Ambly Require Reload

October 7, 2015

Ambly remote compilation explained.

How do edits you've made to ClojureScript source make it to your iOS device when using Ambly? What really happens behind the scenes?

It turns out that the answer is—intentionally—not too different from how existing ClojureScript REPLs, like the shipping Node and browser REPLs, work. The approach was glossed over in this post, but here I'd like to pop the hood and go into a little more detail.

Let's say, in src/foo/core.cljs, you add a definition for a new function, foo.core/square

(defn square [x]
  (* x x))

and then in the Ambly REPL, issue

(require 'foo.core :reload)

followed by evaluating

(foo.core/square 3)

to get 9. How does this work?

First, require is a ClojureScript REPL special. It is actually implemented in the base cljs.repl code—nothing special is done by Ambly. Its execution is triggered by simply detecting that a list form has been entered with the symbol 'require as its first element.

Executing require is accomplished by first converting it to an ns form with a :require spec and then evaluating it. For our example, this would look like

(ns cljs.user (:require foo.core))

When cljs.repl sees that it is evaluating an ns form, it loads any dependent namespaces, calling load-dependencies, which calls load-namespace, which causes our namespace to be compiled to JavaScript using the cljs.compiler namespace. (You’ll see all of this in the resulting call stack if you happen to have an error in your source.)

Now normally, the compiler output would be written in out (or to a place configured via :output-dir.) But when an Ambly REPL session is established, it provides an override for the :output-dir setting and “redirects” the ClojureScript compiler to write to a different directory, say /Volumes/Ambly-A8EC7B89.

During app launch, the Objective-C side of Ambly starts up a WebDAV server within the iOS app (which is running on your device or in the simulator) and, when connecting, the Clojure-side causes the operating system to mount the network file system exposed by that WebDAV server (on /Volumes/Ambly-A8EC7B89 for our example).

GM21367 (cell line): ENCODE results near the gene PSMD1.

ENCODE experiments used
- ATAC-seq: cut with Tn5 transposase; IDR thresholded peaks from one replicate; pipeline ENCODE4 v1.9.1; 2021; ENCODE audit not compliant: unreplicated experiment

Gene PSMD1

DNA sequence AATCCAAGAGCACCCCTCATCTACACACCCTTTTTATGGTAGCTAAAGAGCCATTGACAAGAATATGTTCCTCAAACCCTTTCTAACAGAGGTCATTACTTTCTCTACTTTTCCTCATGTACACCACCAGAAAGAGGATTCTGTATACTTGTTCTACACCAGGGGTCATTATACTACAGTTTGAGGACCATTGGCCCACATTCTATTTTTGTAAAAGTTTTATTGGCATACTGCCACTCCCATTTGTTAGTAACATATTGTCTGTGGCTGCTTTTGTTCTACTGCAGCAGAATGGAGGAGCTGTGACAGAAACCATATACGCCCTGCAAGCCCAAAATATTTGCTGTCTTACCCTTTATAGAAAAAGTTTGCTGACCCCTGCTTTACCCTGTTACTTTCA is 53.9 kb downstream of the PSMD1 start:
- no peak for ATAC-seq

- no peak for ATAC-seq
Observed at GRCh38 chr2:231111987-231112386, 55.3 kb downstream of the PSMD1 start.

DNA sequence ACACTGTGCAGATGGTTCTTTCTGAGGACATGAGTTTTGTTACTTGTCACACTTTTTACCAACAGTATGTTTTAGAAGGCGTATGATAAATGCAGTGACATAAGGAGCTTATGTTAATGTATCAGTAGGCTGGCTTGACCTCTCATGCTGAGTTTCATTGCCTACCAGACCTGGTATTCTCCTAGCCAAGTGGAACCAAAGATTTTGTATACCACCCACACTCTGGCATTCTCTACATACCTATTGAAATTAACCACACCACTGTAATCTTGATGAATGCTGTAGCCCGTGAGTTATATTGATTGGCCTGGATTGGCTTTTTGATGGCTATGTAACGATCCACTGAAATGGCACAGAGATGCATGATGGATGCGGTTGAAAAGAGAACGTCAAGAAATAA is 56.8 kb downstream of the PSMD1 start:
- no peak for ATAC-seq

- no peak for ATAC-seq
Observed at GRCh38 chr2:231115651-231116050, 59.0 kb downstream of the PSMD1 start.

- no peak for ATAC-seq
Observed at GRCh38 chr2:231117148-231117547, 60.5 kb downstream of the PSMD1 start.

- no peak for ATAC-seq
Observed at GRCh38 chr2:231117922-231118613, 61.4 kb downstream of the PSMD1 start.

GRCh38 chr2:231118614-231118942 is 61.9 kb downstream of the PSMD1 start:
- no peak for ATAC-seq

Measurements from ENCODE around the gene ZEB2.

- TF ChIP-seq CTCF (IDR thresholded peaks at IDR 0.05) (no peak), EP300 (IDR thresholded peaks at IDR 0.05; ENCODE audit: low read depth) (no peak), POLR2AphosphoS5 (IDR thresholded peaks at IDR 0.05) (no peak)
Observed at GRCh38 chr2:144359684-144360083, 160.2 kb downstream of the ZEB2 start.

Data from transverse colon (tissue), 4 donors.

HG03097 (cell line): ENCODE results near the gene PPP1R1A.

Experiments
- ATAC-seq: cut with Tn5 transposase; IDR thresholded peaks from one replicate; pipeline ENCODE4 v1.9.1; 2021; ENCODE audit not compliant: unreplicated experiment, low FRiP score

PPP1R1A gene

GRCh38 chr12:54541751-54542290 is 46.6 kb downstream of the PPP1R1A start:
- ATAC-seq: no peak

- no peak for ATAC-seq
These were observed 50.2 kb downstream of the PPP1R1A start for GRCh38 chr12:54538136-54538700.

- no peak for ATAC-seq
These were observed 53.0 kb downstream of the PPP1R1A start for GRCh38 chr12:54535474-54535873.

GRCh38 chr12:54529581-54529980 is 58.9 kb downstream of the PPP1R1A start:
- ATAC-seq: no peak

Effectively, the end result of all of this is that the ClojureScript compiler's output is no longer written to a conventional directory on your computer's disk, but instead to a directory in your iOS app's sandbox, indirectly via the WebDAV mount point.

Getting back to require, this causes some JavaScript representing foo/core.cljs, along with any other compiler output (such as compiler analysis metadata cache and source mapping files) to be written to your app's sandbox.

But, this alone is not enough for require; it also needs to load the resulting JavaScript into the JavaScriptCore instance running within your app. How does this occur?

In this case, cljs.repl delegates back to Ambly, by calling -load, and Ambly satisfies this by sending a goog.require() JavaScript snippet to the app using TCP: In addition to the WebDAV connection, Ambly maintains a regular TCP connection to the iOS app, and it is on this connection that the Clojure-side of the Ambly REPL can cause the Objective-C-side of the REPL to do things, like evaluate JavaScript such as our goog.require() call.

The ClojureScript compiler makes use of the Google Closure dependency management system. Even for a REPL, Closure is involved, even though no minifying optimization are being done, with compilation being done in :none mode.

Evaluating goog.require() within JavaScriptCore in the app ultimately causes CLOSURE_IMPORT_SCRIPT to be executed, and Ambly has set things set up so that this results in the JavaScript file to be read from the iOS sandbox filesystem, followed be having its text being evaluated in JavaScript core. And, of course, evaluating the JavaScript for the namespace essentially causes the namespace to be loaded.

A lot of steps, but: No magic!

The subsequent form (foo.core/square 3) is handled by the Clojure-side of Ambly by regular means: The base cljs.repl compiles it to JavaScript which is then evaluated, which causes Ambly to ferry it across the TCP connection to be executed in JavaScriptCore. Again, no magic.

If you look at the way Ambly works given the description above, you can see that a lot of the description has more to do with cljs.repl than with Ambly. Ambly really is a regular ClojureScript REPL, just like any other. It is not radically different, and is not reinventing any wheels. Instead, Ambly plugs into the existing ClojureScript REPL architecture and adds its value by providing the bits needed to remote things into JavaScriptCore embedded in an iOS app.

David Nolen came up with this beautifully simple design well before Ambly was fleshed out. I like how it leverages existing tooling and support to achieve something quite magical without involving any actual magic.

Tags: Ambly iOS ClojureScript